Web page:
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The Way of the World / Edition 2
     

The Way of the World / Edition 2

3.0 1
by Gibbons Congreve, William Congreve, Brian Gibbons
 

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ISBN-10: 0393900746

ISBN-13: 9780393900743

Pub. Date: 01/28/1995

Publisher: Norton, W. W. & Company, Inc.

"Occasionally a book comes to hand that is so satisfactory that one would not change it in the slightest detail. Miss Lynch's edition of the greatest of all Restoration comedies of manners in such a book. . . . A model for 20th-century editors." -Choice

Overview

"Occasionally a book comes to hand that is so satisfactory that one would not change it in the slightest detail. Miss Lynch's edition of the greatest of all Restoration comedies of manners in such a book. . . . A model for 20th-century editors." -Choice

Product Details

ISBN-13:
9780393900743
Publisher:
Norton, W. W. & Company, Inc.
Publication date:
01/28/1995
Series:
New Mermaids Series
Edition description:
2ND
Pages:
120
Product dimensions:
5.00(w) x 7.70(h) x 0.40(d)

Table of Contents

Contents

Title Page,
Copyright Page,
Note,
The Way of the World,
Commendatory Verses,
Prologue - SPOKEN BY MR. BETTERTON,
Dramatis Personæ,
ACT THE FIRST,
ACT THE SECOND,
ACT THE THIRD,
ACT THE FOURTH,
ACT THE FIFTH,
Epilogue - SPOKEN BY MRS. BRACEGIRDLE,

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The Way of the World 3 out of 5 based on 0 ratings. 1 reviews.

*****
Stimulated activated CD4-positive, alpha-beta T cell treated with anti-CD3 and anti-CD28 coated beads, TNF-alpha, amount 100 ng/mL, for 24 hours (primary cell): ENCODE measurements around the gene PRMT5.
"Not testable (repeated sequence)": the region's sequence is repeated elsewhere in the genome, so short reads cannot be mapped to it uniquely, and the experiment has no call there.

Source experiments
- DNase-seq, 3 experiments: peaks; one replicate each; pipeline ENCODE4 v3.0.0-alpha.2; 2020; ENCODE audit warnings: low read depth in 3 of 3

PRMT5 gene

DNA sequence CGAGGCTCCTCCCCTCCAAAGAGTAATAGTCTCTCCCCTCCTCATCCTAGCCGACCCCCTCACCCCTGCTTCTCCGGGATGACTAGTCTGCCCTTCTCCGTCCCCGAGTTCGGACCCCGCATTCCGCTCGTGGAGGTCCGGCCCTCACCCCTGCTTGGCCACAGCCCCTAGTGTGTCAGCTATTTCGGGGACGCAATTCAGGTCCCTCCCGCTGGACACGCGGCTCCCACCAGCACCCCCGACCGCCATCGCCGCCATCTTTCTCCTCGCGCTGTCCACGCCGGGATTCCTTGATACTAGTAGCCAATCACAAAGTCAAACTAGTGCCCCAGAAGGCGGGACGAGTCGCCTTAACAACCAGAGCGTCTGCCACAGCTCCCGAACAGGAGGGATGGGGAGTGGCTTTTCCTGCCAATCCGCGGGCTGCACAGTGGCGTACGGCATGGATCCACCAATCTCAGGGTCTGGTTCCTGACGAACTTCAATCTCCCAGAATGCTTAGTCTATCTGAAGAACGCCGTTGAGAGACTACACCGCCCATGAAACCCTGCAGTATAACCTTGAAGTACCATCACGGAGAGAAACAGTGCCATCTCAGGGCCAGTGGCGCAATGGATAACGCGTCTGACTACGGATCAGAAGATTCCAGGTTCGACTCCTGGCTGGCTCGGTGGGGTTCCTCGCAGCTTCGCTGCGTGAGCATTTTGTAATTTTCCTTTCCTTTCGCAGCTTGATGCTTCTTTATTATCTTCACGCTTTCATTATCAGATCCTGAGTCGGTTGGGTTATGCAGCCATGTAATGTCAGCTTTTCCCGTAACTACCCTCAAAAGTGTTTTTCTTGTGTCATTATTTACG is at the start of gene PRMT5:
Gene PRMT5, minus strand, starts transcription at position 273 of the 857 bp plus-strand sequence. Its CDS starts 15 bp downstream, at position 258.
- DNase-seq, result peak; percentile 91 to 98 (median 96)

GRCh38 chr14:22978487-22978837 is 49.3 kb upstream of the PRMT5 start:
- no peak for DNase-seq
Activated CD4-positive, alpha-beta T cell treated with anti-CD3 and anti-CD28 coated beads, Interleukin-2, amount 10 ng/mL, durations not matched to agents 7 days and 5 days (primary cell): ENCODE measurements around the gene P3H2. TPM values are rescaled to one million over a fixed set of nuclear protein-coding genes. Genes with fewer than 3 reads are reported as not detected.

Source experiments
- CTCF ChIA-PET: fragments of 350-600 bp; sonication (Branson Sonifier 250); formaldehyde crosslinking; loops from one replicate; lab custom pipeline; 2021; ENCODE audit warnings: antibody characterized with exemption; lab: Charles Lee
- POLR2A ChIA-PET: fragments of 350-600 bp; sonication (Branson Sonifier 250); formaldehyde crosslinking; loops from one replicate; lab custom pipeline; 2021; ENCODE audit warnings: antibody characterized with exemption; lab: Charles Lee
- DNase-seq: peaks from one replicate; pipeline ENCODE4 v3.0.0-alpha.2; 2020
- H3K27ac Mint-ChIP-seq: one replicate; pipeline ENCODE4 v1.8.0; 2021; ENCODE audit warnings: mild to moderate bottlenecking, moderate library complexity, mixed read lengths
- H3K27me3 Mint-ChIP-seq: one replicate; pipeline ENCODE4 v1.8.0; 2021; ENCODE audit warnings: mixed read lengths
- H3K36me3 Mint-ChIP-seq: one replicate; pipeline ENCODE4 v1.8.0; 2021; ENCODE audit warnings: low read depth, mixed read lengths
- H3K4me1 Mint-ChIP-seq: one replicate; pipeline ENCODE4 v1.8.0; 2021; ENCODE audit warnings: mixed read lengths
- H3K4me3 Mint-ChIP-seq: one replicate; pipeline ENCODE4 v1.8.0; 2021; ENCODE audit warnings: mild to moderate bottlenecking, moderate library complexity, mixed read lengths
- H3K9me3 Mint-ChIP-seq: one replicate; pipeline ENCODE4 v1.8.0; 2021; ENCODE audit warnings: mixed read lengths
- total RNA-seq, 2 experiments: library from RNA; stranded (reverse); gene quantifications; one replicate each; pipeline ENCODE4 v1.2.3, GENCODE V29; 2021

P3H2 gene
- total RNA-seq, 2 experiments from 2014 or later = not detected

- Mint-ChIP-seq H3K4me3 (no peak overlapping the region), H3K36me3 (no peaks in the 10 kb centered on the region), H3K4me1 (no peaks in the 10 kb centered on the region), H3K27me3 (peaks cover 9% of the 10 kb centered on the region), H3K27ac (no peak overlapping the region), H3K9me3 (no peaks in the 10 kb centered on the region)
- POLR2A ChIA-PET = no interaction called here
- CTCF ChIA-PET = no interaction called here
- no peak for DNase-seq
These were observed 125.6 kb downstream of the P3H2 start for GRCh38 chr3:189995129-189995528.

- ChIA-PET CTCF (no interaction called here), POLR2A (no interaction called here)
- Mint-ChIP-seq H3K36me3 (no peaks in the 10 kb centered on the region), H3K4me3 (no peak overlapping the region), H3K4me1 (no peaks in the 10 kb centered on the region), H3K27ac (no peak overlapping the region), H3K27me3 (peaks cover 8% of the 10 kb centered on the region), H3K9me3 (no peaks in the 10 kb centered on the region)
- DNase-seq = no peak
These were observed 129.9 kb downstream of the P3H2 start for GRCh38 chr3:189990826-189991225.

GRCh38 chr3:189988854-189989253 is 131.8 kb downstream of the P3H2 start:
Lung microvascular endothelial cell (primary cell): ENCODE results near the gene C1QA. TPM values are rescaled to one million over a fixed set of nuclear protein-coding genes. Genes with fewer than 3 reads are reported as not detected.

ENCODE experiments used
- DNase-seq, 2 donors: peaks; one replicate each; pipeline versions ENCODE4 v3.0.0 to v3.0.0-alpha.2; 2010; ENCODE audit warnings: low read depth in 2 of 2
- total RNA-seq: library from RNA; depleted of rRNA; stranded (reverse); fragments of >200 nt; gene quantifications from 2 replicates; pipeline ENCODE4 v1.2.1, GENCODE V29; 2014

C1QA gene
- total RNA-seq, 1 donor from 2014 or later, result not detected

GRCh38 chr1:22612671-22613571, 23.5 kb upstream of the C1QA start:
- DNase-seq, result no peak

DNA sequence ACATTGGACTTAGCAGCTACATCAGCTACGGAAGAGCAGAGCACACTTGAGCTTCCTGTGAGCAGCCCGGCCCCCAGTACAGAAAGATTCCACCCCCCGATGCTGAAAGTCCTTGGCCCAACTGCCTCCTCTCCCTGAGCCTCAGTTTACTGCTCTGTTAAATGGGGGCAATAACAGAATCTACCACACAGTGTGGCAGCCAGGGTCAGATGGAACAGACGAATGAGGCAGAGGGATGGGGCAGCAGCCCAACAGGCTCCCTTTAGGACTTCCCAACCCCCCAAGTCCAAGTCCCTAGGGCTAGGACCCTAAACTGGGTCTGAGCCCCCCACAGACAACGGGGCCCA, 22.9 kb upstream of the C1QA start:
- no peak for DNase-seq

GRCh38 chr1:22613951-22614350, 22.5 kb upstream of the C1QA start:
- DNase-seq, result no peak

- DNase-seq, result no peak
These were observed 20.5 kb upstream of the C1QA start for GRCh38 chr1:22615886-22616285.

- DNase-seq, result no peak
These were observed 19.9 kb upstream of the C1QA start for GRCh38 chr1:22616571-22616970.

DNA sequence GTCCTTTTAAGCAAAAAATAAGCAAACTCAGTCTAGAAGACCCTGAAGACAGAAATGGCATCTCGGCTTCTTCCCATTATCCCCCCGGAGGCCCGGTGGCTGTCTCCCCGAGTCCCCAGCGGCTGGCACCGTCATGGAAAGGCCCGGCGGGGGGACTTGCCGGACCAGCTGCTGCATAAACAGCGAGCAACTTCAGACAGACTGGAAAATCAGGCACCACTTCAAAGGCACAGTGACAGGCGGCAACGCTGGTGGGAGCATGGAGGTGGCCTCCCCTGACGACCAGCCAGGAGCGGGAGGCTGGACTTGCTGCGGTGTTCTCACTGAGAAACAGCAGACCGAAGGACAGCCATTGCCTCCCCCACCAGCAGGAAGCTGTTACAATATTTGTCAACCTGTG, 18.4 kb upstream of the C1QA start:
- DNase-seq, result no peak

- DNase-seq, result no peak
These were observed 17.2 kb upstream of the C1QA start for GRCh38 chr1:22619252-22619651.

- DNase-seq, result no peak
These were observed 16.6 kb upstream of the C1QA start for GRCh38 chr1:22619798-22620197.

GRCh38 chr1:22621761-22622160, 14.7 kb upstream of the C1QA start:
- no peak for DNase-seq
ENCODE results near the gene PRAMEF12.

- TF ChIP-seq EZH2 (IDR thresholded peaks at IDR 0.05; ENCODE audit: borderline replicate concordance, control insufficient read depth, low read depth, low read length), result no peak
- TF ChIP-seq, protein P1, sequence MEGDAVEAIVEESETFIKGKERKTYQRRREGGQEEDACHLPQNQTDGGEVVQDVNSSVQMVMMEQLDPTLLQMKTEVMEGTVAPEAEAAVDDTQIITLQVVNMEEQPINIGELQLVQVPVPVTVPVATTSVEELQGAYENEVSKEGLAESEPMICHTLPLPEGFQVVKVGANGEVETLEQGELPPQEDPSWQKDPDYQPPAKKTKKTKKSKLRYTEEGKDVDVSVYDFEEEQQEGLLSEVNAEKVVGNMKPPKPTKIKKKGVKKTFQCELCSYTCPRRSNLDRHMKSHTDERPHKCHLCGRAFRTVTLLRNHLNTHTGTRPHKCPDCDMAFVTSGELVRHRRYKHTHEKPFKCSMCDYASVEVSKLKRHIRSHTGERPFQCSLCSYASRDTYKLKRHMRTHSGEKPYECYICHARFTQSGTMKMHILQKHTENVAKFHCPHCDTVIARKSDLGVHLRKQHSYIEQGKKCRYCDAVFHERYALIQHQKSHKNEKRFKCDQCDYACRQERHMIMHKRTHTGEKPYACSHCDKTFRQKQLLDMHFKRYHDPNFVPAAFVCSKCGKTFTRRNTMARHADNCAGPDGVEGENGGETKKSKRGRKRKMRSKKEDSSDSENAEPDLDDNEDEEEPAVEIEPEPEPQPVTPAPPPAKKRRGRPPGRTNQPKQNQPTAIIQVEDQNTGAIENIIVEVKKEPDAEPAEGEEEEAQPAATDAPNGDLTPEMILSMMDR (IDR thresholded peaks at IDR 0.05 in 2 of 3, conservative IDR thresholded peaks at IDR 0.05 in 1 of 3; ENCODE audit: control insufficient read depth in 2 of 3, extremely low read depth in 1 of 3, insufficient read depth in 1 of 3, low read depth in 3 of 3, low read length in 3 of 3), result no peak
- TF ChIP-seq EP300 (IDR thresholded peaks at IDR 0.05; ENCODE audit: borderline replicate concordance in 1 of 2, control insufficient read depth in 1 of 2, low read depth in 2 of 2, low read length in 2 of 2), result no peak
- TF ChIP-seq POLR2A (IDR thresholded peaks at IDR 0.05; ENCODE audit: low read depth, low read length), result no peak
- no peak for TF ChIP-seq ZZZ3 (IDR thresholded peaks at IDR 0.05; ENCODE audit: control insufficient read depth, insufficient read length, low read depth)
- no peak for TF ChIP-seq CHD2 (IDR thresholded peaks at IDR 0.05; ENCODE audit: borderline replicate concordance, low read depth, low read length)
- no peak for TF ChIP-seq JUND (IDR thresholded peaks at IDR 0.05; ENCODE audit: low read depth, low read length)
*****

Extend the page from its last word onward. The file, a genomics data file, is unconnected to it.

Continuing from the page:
Guest More than 1 year ago
Author William Congreve manages to capture the plight and candor of the upper class during 17th century England. While there is no real-depth to the characters portrayed in the play, Congreve manages to keep the play comical enough to warrent the attention of the reader. This is play is truely a comedy of manners, as Congreve utilizes subtle Old English dialect to poke fun at the upper-class structure he is writing about. While the quips may not be easily discernable, they are there and as long as the reader does not get bogged down with the language barrier, they are in for an enjoyable read. The plot centers around money and marriage, with Lady Wishfort wishing to be courted by Sir Rowland. While some wish to be courted, others do not, as is the case with Mrs. Millament, who wished not to be married for fear of losing her freedom as a woman. I enjoyed the book, although I have read better, but it is still worth the time and effort to consume. I enjoyed how Congreve subtly hinted at various aspects of life throughout the play (for instance his referral to how marriage was essentially the end of the relationship, or the fire that is present in the relationship). Again, at times the language is a bit hard to discern, and to some the play may seem dry and boring. If you are a fan, however, of British Literature and a fan of a comedy with a twist, then this book will suit you very nicely.